There are certain historical figures of such importance that we need to know everything about them, which is why books about Napoleon, Lincoln, Julius Caesar, Joan of Arc, Queen Elizabeth I, and the great religious founders continue to proliferate; these lives require constant reevaluation and interpretation. It’s a little different in the literary world. Too little is known about certain of the greatest figures—Shakespeare, Austen—to justify constant retelling of the life, although biographers go on trying. Other extraordinary writers didn’t lead extraordinary lives—one thorough recounting of the story is enough to satisfy our need to know. And then there are those men and women who never cease to fascinate, whose lives we can follow again and again in various reiterations.
And then there are those about whom there is no such thing as a dull book. Among these figures:
The six children of the Reverend Patrick Brontë, all of whom predeceased him, two of them writers of genius. Their isolated life on the moors; the painful attempts at teaching and governessing; the disaster of the one boy, Branwell, brilliant and dissolute; the amazing success of Jane Eyre; the relentless loss of life to tuberculosis (although Charlotte died of complications connected to childbirth)—it’s so painful and moving a saga that no respectable biographer has failed it. The classic is the life of Charlotte by her close friend the brilliant novelist Elizabeth Gaskell; the most complete version is the series of individual volumes by the scholar Winifred Gérin. But don’t worry—you really can't go wrong.
Of course the classic book is Boswell’s The Life of Samuel Johnson, the most famous literary biography every written, and probably the most engaging. Since the discovery of Boswell’s journals, he himself has almost displaced his subject as a focus for biographical interest, but Dr. Johnson, the supreme literary figure of his age, remains a total fascination. This self-made man, with his penetrating and discriminating mind and magnificent style, dominated the intellectual life of his time, while his peculiar personal life and his quirks and eccentricities are perpetually intriguing. Every serious book about him is gripping.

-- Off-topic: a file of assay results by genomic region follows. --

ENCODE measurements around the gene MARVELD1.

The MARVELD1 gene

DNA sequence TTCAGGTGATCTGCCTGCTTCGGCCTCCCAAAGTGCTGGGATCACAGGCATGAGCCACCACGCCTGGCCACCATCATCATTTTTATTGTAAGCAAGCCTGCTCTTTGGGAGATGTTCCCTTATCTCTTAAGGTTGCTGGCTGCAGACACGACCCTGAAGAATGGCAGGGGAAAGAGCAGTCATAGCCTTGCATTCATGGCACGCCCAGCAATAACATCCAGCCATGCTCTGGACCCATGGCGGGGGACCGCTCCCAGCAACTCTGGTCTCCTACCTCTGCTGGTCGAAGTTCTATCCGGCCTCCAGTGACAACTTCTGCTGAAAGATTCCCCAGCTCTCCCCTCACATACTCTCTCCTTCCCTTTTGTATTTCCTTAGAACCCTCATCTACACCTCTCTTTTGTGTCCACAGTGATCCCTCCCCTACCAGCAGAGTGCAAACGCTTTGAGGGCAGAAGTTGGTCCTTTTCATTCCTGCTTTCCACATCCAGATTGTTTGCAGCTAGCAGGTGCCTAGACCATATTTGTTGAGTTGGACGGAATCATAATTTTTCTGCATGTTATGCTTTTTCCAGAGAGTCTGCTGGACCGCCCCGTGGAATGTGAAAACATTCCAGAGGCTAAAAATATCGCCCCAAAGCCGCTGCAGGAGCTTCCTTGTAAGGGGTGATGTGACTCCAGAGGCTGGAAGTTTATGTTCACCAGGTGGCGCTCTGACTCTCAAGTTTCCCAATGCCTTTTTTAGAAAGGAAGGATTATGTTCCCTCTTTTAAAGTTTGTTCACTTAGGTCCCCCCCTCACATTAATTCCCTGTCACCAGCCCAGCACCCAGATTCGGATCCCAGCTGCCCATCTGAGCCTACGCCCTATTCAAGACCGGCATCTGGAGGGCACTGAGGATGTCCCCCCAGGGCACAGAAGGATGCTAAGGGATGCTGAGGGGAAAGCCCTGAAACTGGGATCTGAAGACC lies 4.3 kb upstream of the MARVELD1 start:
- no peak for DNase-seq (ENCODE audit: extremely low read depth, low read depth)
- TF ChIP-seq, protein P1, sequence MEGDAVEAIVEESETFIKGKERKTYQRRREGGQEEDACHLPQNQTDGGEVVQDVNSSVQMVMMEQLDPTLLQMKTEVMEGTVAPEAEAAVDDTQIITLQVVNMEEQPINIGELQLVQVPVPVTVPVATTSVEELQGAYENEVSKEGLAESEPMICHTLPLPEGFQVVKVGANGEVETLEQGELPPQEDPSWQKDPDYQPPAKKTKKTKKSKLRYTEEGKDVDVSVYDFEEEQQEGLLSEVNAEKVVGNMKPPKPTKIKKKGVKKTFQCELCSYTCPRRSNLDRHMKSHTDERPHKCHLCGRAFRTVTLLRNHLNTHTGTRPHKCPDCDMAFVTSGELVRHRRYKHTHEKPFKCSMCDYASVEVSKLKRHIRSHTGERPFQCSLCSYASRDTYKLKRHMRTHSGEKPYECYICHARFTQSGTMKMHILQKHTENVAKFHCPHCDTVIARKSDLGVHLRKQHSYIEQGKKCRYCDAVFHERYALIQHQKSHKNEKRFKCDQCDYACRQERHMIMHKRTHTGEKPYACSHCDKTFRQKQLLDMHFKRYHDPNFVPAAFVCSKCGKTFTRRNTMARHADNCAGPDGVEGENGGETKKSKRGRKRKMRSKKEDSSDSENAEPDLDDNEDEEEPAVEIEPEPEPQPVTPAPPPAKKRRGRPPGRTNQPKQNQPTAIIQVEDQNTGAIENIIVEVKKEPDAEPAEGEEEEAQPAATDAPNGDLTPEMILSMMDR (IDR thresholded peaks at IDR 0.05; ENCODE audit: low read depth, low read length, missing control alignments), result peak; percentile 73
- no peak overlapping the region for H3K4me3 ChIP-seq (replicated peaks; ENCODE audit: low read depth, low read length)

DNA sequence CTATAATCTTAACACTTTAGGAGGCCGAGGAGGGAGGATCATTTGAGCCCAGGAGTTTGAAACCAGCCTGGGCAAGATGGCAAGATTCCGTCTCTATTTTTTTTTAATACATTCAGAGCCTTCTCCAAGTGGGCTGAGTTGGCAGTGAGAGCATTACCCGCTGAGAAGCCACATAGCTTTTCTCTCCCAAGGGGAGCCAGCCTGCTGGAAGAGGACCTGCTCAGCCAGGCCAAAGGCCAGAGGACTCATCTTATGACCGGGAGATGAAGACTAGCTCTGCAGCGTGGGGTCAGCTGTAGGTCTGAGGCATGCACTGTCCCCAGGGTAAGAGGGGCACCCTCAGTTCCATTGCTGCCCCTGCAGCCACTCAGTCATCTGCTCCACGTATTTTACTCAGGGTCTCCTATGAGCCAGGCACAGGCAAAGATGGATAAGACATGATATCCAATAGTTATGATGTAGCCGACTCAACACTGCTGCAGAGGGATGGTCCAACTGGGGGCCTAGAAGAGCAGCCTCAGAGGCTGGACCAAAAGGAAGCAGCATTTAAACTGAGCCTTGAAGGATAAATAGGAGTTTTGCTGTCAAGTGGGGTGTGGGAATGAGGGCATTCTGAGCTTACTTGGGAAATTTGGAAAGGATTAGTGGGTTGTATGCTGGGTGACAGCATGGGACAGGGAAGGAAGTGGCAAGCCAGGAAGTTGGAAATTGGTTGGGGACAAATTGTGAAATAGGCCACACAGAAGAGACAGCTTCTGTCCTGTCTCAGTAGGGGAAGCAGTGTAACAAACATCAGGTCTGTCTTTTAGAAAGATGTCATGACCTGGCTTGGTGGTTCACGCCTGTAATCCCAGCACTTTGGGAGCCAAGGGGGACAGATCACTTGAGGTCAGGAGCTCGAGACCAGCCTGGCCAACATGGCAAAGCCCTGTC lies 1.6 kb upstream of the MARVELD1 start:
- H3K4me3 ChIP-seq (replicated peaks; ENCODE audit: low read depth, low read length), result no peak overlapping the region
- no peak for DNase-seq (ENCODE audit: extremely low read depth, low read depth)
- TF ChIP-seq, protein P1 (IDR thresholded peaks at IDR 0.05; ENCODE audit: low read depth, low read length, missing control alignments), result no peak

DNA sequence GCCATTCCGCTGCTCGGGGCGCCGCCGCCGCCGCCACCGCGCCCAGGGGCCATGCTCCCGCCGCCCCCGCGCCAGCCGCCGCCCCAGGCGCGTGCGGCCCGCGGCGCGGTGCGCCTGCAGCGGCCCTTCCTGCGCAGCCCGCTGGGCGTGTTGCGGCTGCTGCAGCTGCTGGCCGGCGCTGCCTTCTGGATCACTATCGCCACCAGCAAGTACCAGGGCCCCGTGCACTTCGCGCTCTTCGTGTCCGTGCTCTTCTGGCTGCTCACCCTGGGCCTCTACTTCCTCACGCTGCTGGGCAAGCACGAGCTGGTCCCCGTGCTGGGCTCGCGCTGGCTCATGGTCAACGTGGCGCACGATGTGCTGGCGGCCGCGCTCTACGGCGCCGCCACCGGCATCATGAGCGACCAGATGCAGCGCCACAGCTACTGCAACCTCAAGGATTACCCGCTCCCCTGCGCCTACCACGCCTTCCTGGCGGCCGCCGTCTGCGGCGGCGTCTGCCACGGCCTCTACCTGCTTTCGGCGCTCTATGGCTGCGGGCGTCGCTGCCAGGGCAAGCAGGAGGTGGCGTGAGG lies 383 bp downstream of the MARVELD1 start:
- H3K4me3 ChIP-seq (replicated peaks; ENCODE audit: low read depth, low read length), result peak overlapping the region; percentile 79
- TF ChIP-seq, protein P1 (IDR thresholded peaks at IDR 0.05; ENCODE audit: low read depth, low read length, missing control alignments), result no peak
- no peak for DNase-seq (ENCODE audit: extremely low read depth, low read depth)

Not only one of the world’s greatest and best-loved novelists, but the most famous Englishman of his time, he was a man of charm, magnetism, inner turbulence, and self-destructive contradictions. You can safely choose among the five major biographies of the last half-century or so—Edgar Johnson, Fred Kaplan, Peter Ackroyd, Michael Slater, and Claire Tomalin; each has its large virtues. Or you can go back to the basic book, written within three years of his death by his closest friend John Forster. “The inimitable” bursts through all of them.
There is of course the five-volume Leon Edel biography, less admired now than when it was appearing, but still an estimable and probably essential work. There is the one-volume book by Fred Kaplan and the two-volume book by Sheldon Novick. There are literally dozens of books on specific aspects of James’s life. And there is Colm Tóibin’s re-imagining of James in his beautiful novel The Master. (Avoid another novel, David Lodge’s disagreeable Author, Author.) Every biography enthralls by placing us within the intellectual, emotional, and moral reach of this great American writer and complicated and endearing man.
Who more enthralling than this rakish aristocratic figure who thrilled England and Europe with his romantic poems and romantic escapades, his dark, handsome looks and his club foot, the scandals of his relationships and the waste of his young death? You get your best sense of him from his brilliant letters, but the biographies don’t let you down, from the multivolume work by Leslie Marchand to the slight but piquant Byron in Love by Edna O’Brien. Byron’s stormy life can serve as the epitome of the Romantic movement, but even more exciting is his witty, stimulating mind.
Cross-channel: Georges Sand, Hugo, Proust. Tolstoy.
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